In Egypt, we were constantly approached by beggars asking for “baksheesh”.  The people would create a situation which would enable them to receive a tip.  For example, one removed Steve’s sunglasses from his daypack, dropped them to the ground, and then offered them back to Steve for money.  Men commented, because he was traveling with 2 sisters “You are a rich man, you have two wives!”  Islam demands that riches be given to the poor in some measure, and he was constantly told this.

We didn’t know how Hindus would behave.  In a greatly simplified synopsis given to us by one of our guides, a caste system has grown up over the centuries.  It was originated as a way to direct kids into the proper job category, and it has now ossified.  It used to be that any bright kid would be directed to the priesthood, etc.,   Now there are many sub-castes.  But there are 4 main ones:

1.  Brahmin – originally priests, teachers, intellectuals
2.  Warrior – military, strong physically, leaders
3.  Merchants
4.  Low caste – cremate dead, clean, serve

In America, all the Indians we have ever known have been of the economist/engineer/computer scientist/doctor caste.  We have been impressed with their high intelligence, warmth, integrity and technical competence.  So, we were interested in seeing if the people here (in India) resemble the Indians we know and love.

They do not.  That is because, for the most part, we are colliding against the merchant/lower beggar class.  It seems to us that 80% of India belongs to this caste!  And we’ve taken to calling this army of touts, beggars, snake charmers, tourist guides, bellhops, maids, musicians, vendors, toilet attendants, tuk-tuk drivers, auto rickshaw cyclists, massage therapists, henna artists, elephant drivers, jeep jockeys, game guides….”The Venal Caste”!

Although we have paid (through the nose) for this tour in advance, in this culture, that is not enough.  Each time that anyone does anything for you, they have their hands out.  These activities appear on our itinerary as included.  But that is just the beginning.

We’ve read about corruption in India.  All peoples suffer greed to one extent or the other; it’s human.  But the ways in which it’s expressed to us tourists is unpleasant.  Some are doing a sullen, half-assed job, and still have their hand out.  A majority are just aggressive, loud and obstinate, refusing to take no for an answer, even when stated clearly and many times over.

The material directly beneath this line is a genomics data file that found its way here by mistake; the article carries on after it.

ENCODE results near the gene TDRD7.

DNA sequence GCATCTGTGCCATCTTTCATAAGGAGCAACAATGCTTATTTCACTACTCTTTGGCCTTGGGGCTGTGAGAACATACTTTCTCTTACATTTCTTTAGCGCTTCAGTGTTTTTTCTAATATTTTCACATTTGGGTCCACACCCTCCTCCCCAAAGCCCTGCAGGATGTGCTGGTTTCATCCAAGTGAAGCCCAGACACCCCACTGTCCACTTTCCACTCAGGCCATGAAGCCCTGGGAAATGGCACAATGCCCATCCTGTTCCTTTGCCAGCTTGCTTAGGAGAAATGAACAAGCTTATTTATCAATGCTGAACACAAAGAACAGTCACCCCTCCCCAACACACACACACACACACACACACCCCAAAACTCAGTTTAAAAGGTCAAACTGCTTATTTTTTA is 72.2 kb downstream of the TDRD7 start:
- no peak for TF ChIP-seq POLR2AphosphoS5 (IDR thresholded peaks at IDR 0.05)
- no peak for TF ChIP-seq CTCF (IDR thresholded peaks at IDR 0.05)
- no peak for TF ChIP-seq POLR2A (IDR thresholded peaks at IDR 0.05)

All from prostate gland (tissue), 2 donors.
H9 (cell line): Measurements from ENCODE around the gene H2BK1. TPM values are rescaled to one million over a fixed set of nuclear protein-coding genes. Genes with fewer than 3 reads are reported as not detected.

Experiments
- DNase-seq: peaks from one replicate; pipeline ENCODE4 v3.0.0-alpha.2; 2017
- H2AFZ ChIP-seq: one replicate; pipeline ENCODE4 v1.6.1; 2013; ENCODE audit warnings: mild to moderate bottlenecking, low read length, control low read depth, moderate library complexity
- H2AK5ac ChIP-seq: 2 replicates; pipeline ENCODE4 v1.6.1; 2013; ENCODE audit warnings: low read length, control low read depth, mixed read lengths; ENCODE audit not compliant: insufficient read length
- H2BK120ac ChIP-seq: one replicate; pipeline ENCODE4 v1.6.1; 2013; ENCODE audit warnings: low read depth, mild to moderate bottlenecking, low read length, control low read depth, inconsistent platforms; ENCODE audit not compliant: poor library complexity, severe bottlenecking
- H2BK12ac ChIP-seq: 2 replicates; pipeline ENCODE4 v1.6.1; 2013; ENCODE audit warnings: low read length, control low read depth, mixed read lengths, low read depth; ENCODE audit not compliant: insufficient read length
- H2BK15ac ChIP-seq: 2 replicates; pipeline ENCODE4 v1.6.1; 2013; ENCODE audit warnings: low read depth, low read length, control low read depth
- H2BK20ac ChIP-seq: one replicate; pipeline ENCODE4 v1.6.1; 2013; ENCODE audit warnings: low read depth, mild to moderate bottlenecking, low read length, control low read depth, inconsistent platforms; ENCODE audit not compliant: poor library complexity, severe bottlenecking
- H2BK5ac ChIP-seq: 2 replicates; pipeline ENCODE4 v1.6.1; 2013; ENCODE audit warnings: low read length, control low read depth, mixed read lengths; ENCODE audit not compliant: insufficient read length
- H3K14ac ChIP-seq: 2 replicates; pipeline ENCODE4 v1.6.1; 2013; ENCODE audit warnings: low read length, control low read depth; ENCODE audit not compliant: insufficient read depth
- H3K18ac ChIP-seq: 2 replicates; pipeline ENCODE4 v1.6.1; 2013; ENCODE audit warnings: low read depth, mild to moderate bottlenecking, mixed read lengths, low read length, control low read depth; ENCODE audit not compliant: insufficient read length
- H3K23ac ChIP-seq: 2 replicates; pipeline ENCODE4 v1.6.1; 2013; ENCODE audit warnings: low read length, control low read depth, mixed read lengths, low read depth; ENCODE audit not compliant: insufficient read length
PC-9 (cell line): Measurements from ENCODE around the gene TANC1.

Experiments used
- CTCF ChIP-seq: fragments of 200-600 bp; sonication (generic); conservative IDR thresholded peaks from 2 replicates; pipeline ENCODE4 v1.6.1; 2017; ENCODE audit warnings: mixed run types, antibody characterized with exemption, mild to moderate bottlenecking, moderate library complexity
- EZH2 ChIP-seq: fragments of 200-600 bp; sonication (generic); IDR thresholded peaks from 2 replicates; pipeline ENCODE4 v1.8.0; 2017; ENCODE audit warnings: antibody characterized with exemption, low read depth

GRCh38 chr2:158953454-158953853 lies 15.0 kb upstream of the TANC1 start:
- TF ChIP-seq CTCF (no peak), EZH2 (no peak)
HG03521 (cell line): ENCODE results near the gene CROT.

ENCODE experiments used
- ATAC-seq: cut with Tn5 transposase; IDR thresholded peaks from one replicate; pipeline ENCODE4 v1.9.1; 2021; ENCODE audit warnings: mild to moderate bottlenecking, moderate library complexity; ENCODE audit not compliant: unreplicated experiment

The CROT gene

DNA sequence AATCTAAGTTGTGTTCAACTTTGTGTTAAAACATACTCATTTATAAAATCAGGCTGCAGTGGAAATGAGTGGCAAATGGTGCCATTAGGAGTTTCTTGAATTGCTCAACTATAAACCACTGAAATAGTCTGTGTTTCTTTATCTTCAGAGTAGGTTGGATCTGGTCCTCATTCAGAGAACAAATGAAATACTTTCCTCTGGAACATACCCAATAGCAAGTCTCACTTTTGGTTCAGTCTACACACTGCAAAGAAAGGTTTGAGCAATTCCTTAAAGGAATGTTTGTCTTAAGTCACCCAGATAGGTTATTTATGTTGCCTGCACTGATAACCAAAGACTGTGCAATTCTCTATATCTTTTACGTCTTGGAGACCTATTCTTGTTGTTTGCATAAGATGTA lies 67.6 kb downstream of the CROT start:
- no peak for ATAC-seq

Our driver’s wheedling and cajoling gave up the secret of what’s behind this.  The day after we arrived, the guide and driver asked what we did on our free day.  When we told them we’d gone for a walk and bought rugs, they exchanged angry glances.  When I confronted them, they said, you were cheated.  You should have let us take you to a reputable place.  But it had more to do with their having lost a commission on what we bought.

Thereafter, we could see our guides and driver deviate from the schedule and take us to company shopping emporiums, while saying “You buy!”  Every historical commentary was somehow commandeered, instead, into a full-fledged sales campaign describing the merits of Indian products.  The driver was also trying to get us to buy things or services we didn’t want “Whisky, rum, you like drink?”  “No, too strong”.  “Not strong, good for health, I bring you”.  “No, thank you”.  “Yes!”  “What part of NO don’t you understand???”

We had the “A-ha!” moment when the driver told us that he had a poor friend in Jaipur that could apply henna designs.  Gail enthusiastically indicated she would like to have her left hand done.

I said, “no thank you”.  He said, “she’s poor, you do both hands.  Both of you”.  I said, “I already told you no”.  He said, “Why you not like henna?”  I said, “My skin is cracked and peeling, allergic”.  The lady didn’t answer her phone ‘til we were near the next city.  The driver proposed she make a 3 hour train ride to do Gail’s hand.  Now the pressure to give to the poor was really on.

In the end, she came to Ranthambore, did a beautiful job on Gail’s hand, and was given a large tip.

What’s behind this is how India functions.  Each individual behaves as if the only reason to have contact with another is if he can get money or favors out of the interaction.  Thus, there is no human interaction that is not tainted with venality.  You can understand and see desperation in the poorest and the beggars.  But we are not free here to shop on our own.  Our day is being carefully controlled so our guides and drivers get a commission on what we buy and we are being pressured to buy.

Which, paradoxically, is making us unwilling to buy!  We see them exchanging glances of disappointment and hovering and commenting.

Then the joy of looking at the skillful work and receiving a beautiful item is gone.  Everyone is out for himself, or out to force the guest into feeling guilty that they haven’t given away everything they have to the poor.  Our driver has been asking whom we are going to give our savings to after we die (implying that we should give it to India’s poor).  He has been telling us about the dhurrie rug merchants who really needs our money.

That’s how India works:  one person uses and exploits the other (while studiously making sure the tourists give to the poor and to them).  In this way, they fulfill the Hindu sense of obligation to the poor, and receive good karma.

While I can fully see what’s going on, I don’t have to like dealing with the Venal Caste.

Claudia and Gail

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